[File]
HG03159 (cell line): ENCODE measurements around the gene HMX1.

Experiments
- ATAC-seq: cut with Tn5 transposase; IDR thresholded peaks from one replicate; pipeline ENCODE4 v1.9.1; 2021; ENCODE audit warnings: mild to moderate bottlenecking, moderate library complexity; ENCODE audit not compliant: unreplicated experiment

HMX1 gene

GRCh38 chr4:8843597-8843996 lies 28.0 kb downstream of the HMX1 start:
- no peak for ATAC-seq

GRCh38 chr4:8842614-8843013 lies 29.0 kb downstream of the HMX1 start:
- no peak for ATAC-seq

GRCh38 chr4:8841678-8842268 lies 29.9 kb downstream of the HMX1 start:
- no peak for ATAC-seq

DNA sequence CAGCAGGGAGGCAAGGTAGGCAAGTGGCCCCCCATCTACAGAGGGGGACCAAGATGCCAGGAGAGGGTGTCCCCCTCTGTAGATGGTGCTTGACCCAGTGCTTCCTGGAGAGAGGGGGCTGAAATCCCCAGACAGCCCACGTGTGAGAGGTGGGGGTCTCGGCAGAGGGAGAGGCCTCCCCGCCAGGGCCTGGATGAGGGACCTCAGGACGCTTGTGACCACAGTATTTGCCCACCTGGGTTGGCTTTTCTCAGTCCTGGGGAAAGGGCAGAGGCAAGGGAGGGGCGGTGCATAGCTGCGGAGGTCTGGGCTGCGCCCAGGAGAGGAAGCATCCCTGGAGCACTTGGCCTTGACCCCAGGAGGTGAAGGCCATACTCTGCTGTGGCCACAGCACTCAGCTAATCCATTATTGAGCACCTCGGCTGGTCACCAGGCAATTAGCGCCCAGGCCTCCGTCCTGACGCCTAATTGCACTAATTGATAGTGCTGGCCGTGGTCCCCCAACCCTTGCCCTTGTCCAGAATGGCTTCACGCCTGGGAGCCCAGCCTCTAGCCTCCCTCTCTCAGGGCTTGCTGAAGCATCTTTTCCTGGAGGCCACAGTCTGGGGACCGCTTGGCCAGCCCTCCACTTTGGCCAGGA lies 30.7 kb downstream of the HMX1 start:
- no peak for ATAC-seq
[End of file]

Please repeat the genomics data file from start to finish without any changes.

HG03159 (cell line): ENCODE measurements around the gene HMX1.

Experiments
- ATAC-seq: cut with Tn5 transposase; IDR thresholded peaks from one replicate; pipeline ENCODE4 v1.9.1; 2021; ENCODE audit warnings: mild to moderate bottlenecking, moderate library complexity; ENCODE audit not compliant: unreplicated experiment

HMX1 gene

GRCh38 chr4:8843597-8843996 lies 28.0 kb downstream of the HMX1 start:
- no peak for ATAC-seq

GRCh38 chr4:8842614-8843013 lies 29.0 kb downstream of the HMX1 start:
- no peak for ATAC-seq

GRCh38 chr4:8841678-8842268 lies 29.9 kb downstream of the HMX1 start:
- no peak for ATAC-seq

DNA sequence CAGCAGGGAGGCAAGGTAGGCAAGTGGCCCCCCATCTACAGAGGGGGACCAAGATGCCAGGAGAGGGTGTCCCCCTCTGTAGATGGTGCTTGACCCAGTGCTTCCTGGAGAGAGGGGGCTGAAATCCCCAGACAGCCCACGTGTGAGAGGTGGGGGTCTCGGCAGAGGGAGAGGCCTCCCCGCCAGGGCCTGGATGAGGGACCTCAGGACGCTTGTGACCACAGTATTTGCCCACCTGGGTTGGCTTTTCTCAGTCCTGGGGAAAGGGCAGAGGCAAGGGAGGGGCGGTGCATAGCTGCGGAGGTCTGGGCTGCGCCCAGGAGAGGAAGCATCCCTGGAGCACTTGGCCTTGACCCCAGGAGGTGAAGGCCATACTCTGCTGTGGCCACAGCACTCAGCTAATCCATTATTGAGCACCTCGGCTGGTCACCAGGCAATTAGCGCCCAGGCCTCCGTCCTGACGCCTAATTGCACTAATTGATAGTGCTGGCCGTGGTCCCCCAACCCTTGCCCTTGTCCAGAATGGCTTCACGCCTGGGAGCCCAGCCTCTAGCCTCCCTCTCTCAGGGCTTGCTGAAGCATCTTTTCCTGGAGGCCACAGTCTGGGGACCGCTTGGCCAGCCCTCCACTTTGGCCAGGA lies 30.7 kb downstream of the HMX1 start:
- no peak for ATAC-seq